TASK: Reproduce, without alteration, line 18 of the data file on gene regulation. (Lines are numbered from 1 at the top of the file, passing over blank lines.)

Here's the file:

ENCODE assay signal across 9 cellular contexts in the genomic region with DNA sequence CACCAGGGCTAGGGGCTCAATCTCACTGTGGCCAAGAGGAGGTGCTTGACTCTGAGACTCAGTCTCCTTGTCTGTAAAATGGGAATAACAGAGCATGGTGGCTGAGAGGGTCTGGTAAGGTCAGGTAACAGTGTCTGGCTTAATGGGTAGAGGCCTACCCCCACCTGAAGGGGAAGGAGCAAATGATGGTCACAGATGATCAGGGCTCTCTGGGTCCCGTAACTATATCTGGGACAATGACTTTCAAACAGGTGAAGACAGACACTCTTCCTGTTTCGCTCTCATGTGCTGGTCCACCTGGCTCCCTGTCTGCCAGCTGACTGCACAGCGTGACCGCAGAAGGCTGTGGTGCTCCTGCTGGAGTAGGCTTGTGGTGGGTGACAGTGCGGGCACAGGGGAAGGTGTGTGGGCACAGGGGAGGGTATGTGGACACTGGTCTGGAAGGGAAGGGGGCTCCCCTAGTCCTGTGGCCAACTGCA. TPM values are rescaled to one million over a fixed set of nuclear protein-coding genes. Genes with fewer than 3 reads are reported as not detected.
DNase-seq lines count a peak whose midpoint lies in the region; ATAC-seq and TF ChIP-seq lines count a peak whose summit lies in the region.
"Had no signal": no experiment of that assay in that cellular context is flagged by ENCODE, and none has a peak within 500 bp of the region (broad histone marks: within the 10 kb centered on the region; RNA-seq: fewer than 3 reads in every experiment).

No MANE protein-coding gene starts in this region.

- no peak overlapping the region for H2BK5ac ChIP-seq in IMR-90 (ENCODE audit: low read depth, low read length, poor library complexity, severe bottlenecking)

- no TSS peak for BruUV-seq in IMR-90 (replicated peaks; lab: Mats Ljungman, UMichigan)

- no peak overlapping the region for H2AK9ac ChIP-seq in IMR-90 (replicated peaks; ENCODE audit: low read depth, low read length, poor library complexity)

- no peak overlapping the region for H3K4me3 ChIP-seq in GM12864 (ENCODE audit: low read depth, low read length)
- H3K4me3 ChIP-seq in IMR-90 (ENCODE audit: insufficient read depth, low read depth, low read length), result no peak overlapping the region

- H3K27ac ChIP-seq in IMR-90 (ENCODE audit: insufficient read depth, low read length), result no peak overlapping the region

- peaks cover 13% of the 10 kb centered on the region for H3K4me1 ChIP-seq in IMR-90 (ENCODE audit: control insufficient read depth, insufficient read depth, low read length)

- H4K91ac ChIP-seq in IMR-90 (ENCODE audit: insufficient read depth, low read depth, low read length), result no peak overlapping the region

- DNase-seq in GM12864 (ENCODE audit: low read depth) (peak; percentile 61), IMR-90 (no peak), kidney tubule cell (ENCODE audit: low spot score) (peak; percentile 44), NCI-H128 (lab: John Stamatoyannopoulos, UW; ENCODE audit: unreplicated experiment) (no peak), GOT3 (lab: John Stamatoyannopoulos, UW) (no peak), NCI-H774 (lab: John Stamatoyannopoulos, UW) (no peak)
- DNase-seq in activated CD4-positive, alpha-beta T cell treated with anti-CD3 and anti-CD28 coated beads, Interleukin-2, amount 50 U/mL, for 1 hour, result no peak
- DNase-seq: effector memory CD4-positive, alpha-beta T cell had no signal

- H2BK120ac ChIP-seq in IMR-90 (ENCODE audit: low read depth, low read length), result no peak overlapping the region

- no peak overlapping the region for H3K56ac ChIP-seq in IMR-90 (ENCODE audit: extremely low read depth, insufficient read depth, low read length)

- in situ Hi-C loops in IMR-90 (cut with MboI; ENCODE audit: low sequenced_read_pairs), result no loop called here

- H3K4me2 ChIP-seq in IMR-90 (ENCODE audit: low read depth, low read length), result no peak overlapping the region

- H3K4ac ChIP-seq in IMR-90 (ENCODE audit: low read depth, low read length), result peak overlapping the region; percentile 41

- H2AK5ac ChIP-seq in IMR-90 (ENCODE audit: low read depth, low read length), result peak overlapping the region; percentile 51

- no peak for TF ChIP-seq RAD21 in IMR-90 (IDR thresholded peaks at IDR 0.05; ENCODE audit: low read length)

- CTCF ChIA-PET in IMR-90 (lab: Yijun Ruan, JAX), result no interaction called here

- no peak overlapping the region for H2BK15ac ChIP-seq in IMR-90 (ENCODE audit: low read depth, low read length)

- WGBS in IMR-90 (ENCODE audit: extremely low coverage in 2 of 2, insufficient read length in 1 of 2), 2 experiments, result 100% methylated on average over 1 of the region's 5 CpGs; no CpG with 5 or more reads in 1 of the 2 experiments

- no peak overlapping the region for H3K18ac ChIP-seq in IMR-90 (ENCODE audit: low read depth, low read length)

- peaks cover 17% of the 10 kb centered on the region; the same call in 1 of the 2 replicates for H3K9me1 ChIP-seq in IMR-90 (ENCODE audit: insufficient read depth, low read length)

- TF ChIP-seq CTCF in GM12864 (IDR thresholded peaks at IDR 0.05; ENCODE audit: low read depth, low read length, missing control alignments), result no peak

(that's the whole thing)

- in situ Hi-C loops in IMR-90 (cut with MboI; ENCODE audit: low sequenced_read_pairs), result no loop called here